En L'An 2000: 19th century vision of the year 2000

KorbenDallas

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A series of futuristic pictures by Jean-Marc Côté and other artists issued in France in 1899, 1900, 1901 and 1910. Originally in the form of paper cards enclosed in cigarette/cigar boxes and, later, as postcards, the images depicted the world as it was imagined to be like in the then distant year of 2000.

There are at least 87 (33 below) cards known that were authored by various French artists, the first series being produced for the 1900 World Exhibition in Paris. Due to financial difficulties the cards by Jean-Marc Côté were never actually distributed and only came to light many years later after the science-fiction author Isaac Asimov chanced upon a set and published them in 1986, with accompanying commentary, in the book Futuredays: A Nineteenth Century Vision of the Year 2000.

Here’s How Artists in the Late 1800s Imagined Life in the Year 2000

En L’An 2000 Jean-Marc Côté 1.jpgEn L’An 2000 Jean-Marc Côté 2.jpgEn L’An 2000 Jean-Marc Côté 3.jpgEn L’An 2000 Jean-Marc Côté 4.jpgEn L’An 2000 Jean-Marc Côté 5.jpgEn L’An 2000 Jean-Marc Côté 6.jpgEn L’An 2000 Jean-Marc Côté 7.jpgEn L’An 2000 Jean-Marc Côté 8.jpgEn L’An 2000 Jean-Marc Côté 9.jpgEn L’An 2000 Jean-Marc Côté 10.jpgEn L’An 2000 Jean-Marc Côté 11.jpgEn L’An 2000 Jean-Marc Côté 12.jpgEn L’An 2000 Jean-Marc Côté 13.jpgEn L’An 2000 Jean-Marc Côté 14.jpgEn L’An 2000 Jean-Marc Côté 15.jpgEn L’An 2000 Jean-Marc Côté 16.jpgEn L’An 2000 Jean-Marc Côté 17.jpgEn L’An 2000 Jean-Marc Côté 18.jpgEn L’An 2000 Jean-Marc Côté 19.jpgEn L’An 2000 Jean-Marc Côté 20.jpgEn L’An 2000 Jean-Marc Côté 21.jpgEn L’An 2000 Jean-Marc Côté 22.jpgEn L’An 2000 Jean-Marc Côté 23.jpgEn L’An 2000 Jean-Marc Côté 24.jpgEn L’An 2000 Jean-Marc Côté 25.jpgEn L’An 2000 Jean-Marc Côté 26.jpgEn L’An 2000 Jean-Marc Côté 27.jpgEn L’An 2000 Jean-Marc Côté 28.jpgEn L’An 2000 Jean-Marc Côté 29.jpgEn L’An 2000 Jean-Marc Côté 30.jpgEn L’An 2000 Jean-Marc Côté 31.jpgEn L’An 2000 Jean-Marc Côté 32.jpgEn L’An 2000 Jean-Marc Côté 33.jpg

Here’s How Artists in the Late 1800s Imagined Life in the Year 2000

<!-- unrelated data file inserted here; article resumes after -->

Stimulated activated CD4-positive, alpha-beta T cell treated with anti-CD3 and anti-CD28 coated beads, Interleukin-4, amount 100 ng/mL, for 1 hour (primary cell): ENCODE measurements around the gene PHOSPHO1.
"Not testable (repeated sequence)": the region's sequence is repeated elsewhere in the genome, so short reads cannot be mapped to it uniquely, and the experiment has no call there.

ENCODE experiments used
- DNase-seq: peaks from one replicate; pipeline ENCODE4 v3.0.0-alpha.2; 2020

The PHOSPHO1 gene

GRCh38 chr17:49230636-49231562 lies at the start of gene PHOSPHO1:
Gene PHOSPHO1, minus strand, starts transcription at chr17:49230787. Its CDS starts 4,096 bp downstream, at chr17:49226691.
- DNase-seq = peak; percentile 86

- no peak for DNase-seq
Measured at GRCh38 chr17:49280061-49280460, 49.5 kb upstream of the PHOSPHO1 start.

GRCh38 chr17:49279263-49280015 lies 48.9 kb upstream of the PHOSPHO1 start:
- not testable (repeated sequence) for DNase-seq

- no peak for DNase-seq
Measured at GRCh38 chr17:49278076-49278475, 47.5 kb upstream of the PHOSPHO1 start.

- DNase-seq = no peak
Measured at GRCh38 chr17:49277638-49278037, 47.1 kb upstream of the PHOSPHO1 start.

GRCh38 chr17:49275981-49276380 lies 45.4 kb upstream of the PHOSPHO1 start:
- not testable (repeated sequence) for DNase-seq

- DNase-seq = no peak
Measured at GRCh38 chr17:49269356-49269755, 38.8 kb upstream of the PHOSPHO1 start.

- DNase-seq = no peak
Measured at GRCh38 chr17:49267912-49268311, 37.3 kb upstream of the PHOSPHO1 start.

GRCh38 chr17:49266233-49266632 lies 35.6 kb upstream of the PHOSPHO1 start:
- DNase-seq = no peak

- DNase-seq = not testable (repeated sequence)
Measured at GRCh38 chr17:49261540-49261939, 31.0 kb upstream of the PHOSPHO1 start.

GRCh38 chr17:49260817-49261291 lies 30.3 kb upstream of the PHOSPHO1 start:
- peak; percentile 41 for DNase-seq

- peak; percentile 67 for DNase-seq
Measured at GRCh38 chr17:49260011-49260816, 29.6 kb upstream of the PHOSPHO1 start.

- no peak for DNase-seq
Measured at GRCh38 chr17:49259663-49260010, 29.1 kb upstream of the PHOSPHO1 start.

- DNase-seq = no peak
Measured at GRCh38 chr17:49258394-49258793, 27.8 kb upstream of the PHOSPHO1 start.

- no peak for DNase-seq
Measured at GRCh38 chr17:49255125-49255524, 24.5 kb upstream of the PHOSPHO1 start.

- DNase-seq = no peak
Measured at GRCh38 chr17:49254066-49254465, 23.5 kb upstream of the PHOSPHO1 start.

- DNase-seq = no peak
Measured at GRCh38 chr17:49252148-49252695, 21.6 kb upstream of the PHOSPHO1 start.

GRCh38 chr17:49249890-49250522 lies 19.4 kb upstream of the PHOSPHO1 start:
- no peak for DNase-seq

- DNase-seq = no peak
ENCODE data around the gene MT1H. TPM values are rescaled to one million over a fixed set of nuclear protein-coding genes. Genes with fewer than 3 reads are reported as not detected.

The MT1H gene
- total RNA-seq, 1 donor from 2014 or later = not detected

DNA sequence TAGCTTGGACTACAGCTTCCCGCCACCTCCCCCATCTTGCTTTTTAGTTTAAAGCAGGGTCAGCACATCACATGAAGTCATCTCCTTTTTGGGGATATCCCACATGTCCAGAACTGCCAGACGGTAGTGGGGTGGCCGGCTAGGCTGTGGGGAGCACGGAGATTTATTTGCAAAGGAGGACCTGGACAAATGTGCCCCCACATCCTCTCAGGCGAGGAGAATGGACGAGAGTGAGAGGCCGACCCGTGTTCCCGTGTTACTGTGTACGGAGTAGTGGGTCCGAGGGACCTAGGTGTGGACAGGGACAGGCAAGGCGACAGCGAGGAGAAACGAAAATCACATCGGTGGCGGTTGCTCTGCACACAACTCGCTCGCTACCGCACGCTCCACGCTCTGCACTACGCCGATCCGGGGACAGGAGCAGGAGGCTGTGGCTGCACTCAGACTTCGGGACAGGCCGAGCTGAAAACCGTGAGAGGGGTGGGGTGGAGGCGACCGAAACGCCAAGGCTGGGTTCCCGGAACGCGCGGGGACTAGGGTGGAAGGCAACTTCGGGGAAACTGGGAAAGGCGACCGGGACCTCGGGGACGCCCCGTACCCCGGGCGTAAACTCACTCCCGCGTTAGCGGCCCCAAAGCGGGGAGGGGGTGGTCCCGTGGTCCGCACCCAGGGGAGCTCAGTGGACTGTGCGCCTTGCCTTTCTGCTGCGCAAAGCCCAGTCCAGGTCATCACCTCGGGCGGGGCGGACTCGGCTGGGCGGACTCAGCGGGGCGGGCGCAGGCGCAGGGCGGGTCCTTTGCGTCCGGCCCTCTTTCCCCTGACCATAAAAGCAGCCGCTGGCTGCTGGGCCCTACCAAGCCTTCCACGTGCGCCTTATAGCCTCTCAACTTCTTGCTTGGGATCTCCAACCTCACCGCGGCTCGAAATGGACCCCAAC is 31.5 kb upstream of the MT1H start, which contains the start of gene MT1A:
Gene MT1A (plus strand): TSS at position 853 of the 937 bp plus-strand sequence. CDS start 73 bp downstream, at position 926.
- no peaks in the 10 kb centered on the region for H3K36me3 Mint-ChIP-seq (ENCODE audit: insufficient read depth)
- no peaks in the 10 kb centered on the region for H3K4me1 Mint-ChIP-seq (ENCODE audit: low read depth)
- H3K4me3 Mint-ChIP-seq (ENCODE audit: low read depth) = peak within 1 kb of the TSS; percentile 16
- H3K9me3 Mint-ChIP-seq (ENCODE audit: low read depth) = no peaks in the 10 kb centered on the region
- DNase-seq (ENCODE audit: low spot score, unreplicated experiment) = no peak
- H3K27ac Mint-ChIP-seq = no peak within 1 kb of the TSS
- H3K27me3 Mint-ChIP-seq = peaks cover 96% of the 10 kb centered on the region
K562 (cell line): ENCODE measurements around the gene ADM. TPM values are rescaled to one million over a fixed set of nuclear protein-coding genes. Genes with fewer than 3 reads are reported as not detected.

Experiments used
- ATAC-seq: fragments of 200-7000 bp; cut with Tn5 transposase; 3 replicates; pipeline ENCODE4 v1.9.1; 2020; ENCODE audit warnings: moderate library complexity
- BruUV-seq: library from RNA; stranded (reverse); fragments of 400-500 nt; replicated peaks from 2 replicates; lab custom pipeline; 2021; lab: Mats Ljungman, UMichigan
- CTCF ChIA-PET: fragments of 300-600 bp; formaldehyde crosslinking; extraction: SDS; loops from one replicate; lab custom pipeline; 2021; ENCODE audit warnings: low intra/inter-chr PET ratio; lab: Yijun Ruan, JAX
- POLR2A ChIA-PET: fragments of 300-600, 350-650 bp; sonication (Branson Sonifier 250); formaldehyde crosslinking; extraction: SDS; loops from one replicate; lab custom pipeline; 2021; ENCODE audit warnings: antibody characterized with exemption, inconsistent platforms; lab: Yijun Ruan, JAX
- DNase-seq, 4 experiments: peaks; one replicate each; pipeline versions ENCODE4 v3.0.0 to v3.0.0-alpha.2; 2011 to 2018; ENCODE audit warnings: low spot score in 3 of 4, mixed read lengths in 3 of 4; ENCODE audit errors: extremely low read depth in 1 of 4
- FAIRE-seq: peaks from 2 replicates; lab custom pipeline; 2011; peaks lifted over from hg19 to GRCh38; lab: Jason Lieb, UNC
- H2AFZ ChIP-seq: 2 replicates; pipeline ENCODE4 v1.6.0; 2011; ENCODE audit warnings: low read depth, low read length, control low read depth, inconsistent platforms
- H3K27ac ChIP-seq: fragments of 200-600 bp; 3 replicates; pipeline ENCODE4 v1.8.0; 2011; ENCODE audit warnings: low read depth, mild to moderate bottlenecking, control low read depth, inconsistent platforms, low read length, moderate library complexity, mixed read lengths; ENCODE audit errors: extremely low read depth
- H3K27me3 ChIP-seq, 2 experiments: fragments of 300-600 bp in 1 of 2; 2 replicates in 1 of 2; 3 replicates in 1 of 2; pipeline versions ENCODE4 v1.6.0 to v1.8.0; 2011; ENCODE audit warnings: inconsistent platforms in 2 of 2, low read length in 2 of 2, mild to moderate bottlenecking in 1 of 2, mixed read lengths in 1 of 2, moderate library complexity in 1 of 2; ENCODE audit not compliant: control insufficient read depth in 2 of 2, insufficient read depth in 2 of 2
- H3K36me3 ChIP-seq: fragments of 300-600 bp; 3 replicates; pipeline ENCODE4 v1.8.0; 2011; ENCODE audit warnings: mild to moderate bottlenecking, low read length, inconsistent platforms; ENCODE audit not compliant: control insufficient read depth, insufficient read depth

En L'An 2000 - Wikipedia
A 19th-Century Vision of the Year 2000
100 Years Ago, Artists Were Asked to Depict the Year 2000, These Were the Results


* * * * *
Did they guess anything right?
 

Maxine

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I have a very strong feeling that this is exactly these machines that previous civilization used back then to build all these megalithic structures and buildings(all these cathedrals and e.t.c.), and i think anybody could have use these machines and build whatever they want pretty much alone by only using this machines, no people labor force was needed, only these machines were used to build everything!

17678
 

jd755

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A series of futuristic pictures by Jean-Marc Côté and other artists issued in France in 1899, 1900, 1901 and 1910. Originally in the form of paper cards enclosed in cigarette/cigar boxes and, later, as postcards,

As a kid I collected cigarette cards, arrived here just in time to catch the tail end of them so have an interest in such things.

That first statement sound like bullshit. "and other artists" for example only one of which became a 'named artist'. Very fishy and why would the images be turned into postcards 'later' when the next part states;

"Due to financial difficulties the cards by Jean-Marc Côté were never actually distributed "